I was born in Bakersfield, when it was still a small town. Every summer, when my mom got fed up with the unrelenting heat, we would pack up and drive maybe two-and-a-half hours to the coast, to the little beachside town of Morro Bay.
If you’ve ever been to Morro Bay, you’ll know that it is usually overcast, or socked in by fog, and it rarely gets above seventy degrees. My sister and I were ecstatic when we would make that pilgrimage by station wagon, hanging over the seats to chatter at our parents (it was the days before mandatory seatbelts).
Once we arrived, we would go to our motel, and then hit the beach. We would play in the surf (cold!), or make sand castles. Sometimes our dad brought his waders and fishing pole, and would surf fish. My mom would rejoice in the cool air, and maybe join us in building our castles. What fun times.
When I was eight years old we had to relocate down to southern California. My sister was devastated; me, not so much. I’d been sick most of every winter in Bakersfield. The milder weather in So. Cal. suited me, as did the closer proximity to the beach.
One of our cousins lived near us now, and she liked going to the beach. Soon we were carpooling with her and our aunt, driving to the coast every Saturday to get “a tan” (sunscreen wasn’t as popular then). I was in heaven.
When we didn’t spend the day there, my mom would often pack us up in the evening to go get our “breath of fresh air.” We would drive to the beach, stop and get ice cream, and park looking out at the ocean below the bluff. I would be the one to get out and stand, feeling the breeze in my hair. Sometimes my dad would join me, while my mom and sister were content in the car.
As we all got older, we learned to drive ourselves to the beach. Many Sunday mornings my cousin, my sister, and I would jump in the car and get there by nine, before the hordes of people, and in time to watch the scuba diving class come out of the water. Yum! In those days not many girls were into diving, so it was a smorgasbord of guys for us high school girls to look at.
Eventually my cousin and sister lost interest in getting up early and driving to the beach. Sleeping in sounded good to both of them. Not me. I had bought and refurbished my mom’s ’65 Mustang, so I would get up, make a peanut butter and jelly sandwich, and drive to the beach to continue my ocean worship alone. When I started college, I would take a book with me and read there. I was an English major, so there was always a book to read. I finished The Iliad and The Odyssey (Homer) there.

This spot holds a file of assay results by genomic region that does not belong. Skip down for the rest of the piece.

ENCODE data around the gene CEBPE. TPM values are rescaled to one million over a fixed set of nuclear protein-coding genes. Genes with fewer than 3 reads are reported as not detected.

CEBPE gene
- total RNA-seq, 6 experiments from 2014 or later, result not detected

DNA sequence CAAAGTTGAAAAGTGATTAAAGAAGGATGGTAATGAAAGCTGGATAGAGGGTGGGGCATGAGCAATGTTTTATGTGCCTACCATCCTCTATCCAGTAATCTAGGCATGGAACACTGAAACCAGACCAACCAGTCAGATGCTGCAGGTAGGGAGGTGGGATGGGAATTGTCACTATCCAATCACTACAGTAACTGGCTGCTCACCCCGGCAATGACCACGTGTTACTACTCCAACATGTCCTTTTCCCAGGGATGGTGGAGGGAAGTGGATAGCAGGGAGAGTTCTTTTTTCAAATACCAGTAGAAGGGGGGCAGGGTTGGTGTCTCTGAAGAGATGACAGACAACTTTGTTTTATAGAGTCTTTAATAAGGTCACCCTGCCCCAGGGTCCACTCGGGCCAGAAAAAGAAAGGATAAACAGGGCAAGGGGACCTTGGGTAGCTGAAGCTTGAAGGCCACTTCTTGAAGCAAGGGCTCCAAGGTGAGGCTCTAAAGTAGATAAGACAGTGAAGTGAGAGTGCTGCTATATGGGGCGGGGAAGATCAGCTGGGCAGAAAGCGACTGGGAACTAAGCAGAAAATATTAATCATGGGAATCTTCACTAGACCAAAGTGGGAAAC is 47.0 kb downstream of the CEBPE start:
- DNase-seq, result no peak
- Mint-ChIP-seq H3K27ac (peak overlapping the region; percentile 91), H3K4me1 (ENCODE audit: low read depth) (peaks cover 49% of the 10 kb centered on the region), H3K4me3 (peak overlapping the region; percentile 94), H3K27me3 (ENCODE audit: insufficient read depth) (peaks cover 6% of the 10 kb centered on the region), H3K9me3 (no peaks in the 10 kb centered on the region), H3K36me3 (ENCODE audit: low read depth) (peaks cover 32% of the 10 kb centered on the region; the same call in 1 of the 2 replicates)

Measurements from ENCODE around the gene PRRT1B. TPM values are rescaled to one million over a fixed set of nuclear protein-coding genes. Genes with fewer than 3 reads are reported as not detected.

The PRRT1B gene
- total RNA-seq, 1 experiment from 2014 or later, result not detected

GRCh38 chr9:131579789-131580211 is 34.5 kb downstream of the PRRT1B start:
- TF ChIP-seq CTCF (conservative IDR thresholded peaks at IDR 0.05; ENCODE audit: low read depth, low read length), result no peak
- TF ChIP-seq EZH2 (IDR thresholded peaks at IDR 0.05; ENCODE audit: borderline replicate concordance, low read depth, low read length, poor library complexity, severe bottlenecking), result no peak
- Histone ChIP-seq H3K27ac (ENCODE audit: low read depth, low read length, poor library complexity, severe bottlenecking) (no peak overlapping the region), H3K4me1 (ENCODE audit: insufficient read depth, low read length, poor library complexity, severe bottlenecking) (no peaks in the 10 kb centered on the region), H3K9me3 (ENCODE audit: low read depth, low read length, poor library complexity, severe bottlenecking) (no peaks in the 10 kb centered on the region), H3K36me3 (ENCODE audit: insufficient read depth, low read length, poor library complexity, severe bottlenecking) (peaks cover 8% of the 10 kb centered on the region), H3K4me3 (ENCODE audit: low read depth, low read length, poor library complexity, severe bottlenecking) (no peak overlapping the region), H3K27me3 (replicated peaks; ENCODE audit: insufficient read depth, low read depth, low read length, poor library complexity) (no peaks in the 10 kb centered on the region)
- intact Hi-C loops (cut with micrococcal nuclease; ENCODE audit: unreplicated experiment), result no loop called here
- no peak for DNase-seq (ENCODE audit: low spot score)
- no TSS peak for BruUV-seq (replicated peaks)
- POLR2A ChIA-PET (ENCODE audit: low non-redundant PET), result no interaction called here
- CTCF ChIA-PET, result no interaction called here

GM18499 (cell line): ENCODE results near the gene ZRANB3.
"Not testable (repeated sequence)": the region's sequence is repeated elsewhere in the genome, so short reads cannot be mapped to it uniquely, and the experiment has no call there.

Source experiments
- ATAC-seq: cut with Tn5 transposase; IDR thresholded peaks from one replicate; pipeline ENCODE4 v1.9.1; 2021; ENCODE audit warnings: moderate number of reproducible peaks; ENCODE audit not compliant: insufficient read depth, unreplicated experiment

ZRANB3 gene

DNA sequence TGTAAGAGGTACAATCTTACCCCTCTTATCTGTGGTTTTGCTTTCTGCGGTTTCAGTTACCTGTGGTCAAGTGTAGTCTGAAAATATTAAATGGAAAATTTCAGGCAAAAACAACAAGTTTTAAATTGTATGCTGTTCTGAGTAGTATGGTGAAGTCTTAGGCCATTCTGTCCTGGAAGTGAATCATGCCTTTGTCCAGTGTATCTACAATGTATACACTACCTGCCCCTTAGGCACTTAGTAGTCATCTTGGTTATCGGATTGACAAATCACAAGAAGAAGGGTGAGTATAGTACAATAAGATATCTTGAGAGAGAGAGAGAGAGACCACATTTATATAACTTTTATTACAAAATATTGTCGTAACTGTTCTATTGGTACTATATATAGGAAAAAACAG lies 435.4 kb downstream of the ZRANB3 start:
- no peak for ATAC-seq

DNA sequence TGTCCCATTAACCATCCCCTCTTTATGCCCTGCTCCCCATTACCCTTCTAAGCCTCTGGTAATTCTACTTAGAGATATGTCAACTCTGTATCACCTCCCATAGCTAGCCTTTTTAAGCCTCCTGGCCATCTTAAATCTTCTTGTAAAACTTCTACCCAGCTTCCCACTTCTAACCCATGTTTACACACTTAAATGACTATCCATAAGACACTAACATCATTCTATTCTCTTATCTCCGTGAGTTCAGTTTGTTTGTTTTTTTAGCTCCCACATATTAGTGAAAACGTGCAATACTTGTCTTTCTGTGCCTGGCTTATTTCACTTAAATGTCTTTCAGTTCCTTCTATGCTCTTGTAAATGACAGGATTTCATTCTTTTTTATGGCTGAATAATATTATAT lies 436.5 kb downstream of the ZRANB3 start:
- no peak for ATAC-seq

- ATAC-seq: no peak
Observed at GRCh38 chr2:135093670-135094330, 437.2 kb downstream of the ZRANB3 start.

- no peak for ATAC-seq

Even when I married, my husband and I would go to the beach most weekends. He knew it was one of my loves, and was smart enough to woo me there. After I had my first baby, he took the three of us to Laguna Beach, just to get me out of the house. I still remember that day, and that baby has just turned twenty-seven.
I’ve always driven my sons to the beach during the summer. They made sand castles, learned to bodysurf, and mastered the boogie board. If we didn’t go on a vacation, I made sure the three of us (and sometimes their friends) went on weekly sojourns to the ocean. And that last day of vacation before school started? We always went to the beach.
Now my sons go with their own friends, or girlfriends. But as they get ready, packing a cooler with sandwiches and chips and fruit and drinks, I can see that they remember our trips. It’s in the way they get ready, the way they pack. I smile to myself. I may not be going with them physically, but I’m still there, in their hearts and in their memories. And I think that’s even better, because I know those times we spent together, my love affair with the ocean, will never be forgotten.